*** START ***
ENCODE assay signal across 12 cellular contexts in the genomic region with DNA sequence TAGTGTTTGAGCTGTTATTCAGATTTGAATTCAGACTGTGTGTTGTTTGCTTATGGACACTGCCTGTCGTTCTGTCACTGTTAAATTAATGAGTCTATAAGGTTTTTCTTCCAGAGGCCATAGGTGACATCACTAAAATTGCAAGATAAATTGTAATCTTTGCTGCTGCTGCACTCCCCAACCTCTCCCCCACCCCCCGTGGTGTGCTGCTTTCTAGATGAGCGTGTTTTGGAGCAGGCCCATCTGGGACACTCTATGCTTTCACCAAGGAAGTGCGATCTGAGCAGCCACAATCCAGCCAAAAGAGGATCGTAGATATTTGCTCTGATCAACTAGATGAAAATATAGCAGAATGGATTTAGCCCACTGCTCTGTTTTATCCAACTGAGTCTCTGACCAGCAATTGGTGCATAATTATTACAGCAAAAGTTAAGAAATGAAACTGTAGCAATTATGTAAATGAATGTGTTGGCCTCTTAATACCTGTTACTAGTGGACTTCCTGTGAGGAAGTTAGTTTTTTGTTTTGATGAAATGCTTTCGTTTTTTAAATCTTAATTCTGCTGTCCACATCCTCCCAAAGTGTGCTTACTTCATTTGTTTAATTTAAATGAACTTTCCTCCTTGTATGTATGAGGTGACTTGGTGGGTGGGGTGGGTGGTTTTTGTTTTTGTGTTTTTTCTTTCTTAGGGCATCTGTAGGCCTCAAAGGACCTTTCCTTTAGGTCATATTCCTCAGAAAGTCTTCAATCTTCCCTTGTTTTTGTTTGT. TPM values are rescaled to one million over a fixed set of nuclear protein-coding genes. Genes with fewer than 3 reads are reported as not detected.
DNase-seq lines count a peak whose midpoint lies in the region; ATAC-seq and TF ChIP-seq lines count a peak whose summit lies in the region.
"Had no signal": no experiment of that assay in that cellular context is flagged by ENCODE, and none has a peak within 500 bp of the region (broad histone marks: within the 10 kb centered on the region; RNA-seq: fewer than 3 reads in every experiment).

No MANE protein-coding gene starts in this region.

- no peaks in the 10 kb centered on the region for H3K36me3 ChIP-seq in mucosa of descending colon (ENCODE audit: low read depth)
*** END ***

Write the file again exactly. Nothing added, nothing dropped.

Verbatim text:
ENCODE assay signal across 12 cellular contexts in the genomic region with DNA sequence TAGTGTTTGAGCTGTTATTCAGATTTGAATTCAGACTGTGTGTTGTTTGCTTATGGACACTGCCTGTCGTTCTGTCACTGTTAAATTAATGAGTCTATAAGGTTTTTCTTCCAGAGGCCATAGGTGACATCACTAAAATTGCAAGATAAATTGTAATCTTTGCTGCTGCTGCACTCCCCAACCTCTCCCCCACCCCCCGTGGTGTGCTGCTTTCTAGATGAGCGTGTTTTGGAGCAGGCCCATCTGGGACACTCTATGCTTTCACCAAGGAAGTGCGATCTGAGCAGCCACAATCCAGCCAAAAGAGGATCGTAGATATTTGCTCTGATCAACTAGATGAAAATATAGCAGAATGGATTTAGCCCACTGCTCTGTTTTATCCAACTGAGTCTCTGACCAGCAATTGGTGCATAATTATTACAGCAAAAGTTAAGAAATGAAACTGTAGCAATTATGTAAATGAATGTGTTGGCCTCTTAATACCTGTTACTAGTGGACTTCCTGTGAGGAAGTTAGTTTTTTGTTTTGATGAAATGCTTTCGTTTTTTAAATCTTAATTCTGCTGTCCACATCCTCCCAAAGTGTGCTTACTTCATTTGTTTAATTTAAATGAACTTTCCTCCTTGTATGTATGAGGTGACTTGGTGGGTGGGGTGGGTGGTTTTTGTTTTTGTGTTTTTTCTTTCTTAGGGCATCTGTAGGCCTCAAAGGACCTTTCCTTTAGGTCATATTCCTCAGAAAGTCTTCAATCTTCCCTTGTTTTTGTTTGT. TPM values are rescaled to one million over a fixed set of nuclear protein-coding genes. Genes with fewer than 3 reads are reported as not detected.
DNase-seq lines count a peak whose midpoint lies in the region; ATAC-seq and TF ChIP-seq lines count a peak whose summit lies in the region.
"Had no signal": no experiment of that assay in that cellular context is flagged by ENCODE, and none has a peak within 500 bp of the region (broad histone marks: within the 10 kb centered on the region; RNA-seq: fewer than 3 reads in every experiment).

No MANE protein-coding gene starts in this region.

- no peaks in the 10 kb centered on the region for H3K36me3 ChIP-seq in mucosa of descending colon (ENCODE audit: low read depth)